LOVE vs. SEX:  THE FINAL FRONTIER?

Why are so many stories about love either sloppily sentimental, cynical or tragic? Why do books about love outsell all the other fiction genres combined? Maybe because we think we know what love is, and maybe we don’t know what it is at all.

Lumped under the generic heading of love, you will find parenthood (especially motherhood), family, religion, patriotism, personal tastes, dating, making out, friendship, sex, romance, adultery, and marriage. (And the list goes on…)

People need to sort these into separate baskets, but the English language fails us here. There is no other word that works in most of these cases. For example, what else can we call our feelings of patriotism but love of country? Desire of country doesn’t work. National pride isn’t strong enough, and the word patriotism itself has a hollow ring these days. What shall we call the sex act, except making love? Oh, I know, there are a few delightful possibilities. Most of us in the writing game freely toss alternatives around like effin’ flapjacks. But public, daily vocabulary isn’t ready to separate tenderness from doing the wild thing by employing act-specific terms when one inoffensive, four-letter word—love—covers the whole menu. (“I’ll have the Love Feast Special, please. No garlic butter.”)

Love in Science-Fiction

Good science fiction usually features a romantic subplot—Han and Leia, James T. Kirk and anything with a vagina. However—forgive me Romance writers—a good sci-fi story is plot or technology driven and not primarily about the sex life of the dashing, starship captain and our heroine, the busty alien princess. (Although in my Star Lawyers Book Three, Tyler Matthews and the blue Queen Veraposta—naw, you gotta read it.)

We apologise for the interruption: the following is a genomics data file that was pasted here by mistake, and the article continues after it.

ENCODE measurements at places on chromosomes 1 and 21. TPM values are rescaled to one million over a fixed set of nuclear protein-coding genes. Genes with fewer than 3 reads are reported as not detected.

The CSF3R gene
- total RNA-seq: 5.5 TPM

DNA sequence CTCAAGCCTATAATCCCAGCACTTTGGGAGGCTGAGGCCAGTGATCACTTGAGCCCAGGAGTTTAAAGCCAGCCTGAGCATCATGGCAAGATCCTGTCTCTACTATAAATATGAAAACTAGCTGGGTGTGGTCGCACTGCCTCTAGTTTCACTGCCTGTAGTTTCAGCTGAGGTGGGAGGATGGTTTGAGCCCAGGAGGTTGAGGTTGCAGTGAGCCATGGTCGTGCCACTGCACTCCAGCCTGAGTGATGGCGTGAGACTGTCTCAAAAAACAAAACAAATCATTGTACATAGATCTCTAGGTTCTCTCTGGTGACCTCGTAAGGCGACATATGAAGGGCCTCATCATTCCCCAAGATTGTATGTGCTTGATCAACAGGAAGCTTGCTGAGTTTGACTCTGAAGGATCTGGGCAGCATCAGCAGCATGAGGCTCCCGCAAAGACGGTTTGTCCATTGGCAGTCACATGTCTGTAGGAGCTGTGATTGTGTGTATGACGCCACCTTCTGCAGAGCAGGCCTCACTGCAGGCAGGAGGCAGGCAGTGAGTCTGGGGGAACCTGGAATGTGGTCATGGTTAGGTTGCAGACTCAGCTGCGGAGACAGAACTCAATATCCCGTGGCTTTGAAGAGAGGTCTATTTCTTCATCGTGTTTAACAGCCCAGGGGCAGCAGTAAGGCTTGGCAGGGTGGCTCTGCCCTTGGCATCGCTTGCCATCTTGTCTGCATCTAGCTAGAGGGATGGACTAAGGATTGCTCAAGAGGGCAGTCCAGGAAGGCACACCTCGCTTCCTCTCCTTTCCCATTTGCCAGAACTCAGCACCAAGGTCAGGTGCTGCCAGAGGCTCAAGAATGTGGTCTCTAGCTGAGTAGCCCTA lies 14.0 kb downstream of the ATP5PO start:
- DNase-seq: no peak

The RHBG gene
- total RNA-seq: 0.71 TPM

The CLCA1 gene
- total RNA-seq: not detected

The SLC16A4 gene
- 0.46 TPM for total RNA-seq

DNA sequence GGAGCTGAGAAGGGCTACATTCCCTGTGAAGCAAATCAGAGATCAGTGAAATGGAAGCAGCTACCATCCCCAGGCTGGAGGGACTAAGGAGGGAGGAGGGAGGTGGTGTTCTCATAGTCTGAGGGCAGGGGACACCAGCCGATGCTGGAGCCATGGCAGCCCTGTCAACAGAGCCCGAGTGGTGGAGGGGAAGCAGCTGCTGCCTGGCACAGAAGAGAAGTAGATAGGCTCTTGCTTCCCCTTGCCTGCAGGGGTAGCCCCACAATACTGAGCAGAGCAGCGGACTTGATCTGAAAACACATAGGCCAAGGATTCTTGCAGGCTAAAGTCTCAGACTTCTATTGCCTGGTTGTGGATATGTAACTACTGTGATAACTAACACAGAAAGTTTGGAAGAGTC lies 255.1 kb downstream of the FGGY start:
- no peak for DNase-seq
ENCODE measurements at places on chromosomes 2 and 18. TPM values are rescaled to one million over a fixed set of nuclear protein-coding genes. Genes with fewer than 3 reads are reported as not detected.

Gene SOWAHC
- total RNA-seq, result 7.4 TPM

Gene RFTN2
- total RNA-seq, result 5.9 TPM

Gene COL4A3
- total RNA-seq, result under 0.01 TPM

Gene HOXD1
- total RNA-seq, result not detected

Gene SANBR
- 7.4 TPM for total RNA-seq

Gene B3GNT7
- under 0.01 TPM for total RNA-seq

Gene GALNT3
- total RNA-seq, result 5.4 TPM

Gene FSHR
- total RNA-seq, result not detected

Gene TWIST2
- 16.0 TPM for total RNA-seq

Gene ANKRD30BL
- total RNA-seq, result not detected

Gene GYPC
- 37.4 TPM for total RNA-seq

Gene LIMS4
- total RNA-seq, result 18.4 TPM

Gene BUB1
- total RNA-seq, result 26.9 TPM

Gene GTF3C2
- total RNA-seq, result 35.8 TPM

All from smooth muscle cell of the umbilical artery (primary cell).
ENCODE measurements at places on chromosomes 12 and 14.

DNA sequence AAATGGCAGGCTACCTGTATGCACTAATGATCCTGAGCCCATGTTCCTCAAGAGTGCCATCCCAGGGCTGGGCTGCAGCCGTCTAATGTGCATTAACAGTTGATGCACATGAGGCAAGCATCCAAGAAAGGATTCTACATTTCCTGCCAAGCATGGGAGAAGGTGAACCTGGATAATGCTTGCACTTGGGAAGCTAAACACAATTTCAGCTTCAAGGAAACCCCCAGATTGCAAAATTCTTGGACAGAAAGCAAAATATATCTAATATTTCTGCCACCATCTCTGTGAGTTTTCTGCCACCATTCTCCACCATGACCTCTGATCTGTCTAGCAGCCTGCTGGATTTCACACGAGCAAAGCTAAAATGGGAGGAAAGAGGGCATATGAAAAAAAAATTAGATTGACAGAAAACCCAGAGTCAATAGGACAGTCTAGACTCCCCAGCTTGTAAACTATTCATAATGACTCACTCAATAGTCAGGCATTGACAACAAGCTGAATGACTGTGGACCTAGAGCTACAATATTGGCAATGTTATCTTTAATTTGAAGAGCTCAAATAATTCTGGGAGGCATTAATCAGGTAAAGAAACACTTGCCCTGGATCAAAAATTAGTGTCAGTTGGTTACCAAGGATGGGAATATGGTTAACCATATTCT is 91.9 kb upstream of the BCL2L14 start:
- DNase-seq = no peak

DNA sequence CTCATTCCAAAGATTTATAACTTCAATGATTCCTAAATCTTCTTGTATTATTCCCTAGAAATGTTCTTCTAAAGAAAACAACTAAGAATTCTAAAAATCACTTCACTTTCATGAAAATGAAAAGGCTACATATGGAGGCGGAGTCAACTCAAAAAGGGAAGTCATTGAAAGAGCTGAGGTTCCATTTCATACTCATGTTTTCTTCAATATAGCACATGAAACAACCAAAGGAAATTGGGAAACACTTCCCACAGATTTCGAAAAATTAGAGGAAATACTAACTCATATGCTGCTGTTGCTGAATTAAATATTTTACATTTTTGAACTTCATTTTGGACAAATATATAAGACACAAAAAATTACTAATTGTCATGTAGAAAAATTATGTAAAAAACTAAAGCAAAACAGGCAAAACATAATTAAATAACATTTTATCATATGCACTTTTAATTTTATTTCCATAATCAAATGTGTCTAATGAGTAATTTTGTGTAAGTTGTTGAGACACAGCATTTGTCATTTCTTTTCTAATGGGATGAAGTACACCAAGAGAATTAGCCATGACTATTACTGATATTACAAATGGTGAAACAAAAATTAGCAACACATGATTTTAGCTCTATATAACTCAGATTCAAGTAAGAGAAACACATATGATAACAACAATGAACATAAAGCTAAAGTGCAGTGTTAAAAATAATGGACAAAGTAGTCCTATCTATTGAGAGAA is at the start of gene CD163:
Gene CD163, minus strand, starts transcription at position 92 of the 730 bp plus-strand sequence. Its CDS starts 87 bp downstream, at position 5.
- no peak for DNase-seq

Just because main characters hop into bed under alien moons doesn’t make the love-interest, well, interesting. That takes an engaging storyline with nicely flawed players who battle and embrace and learn that real love is harder than orbiting a black hole without becoming its lunch. The original Star Wars trilogy approaches this level, and I contend that’s one of the reasons it is perennially popular.

Love in Literature and Movies

Literature is full of romance. Even Shakespeare, whose heroines were played by pubescent boys in stodgy, Elizabethan England, splashes love across the pages of his scripts like a drunken sailor spilling wine. American movies are punch-drunk over love. The plot of the second biggest movie of all times is, “The Love Boat Hits an Iceberg.” The biggest all-time moneymaker: “Blue lovers in an Ecological Thriller.”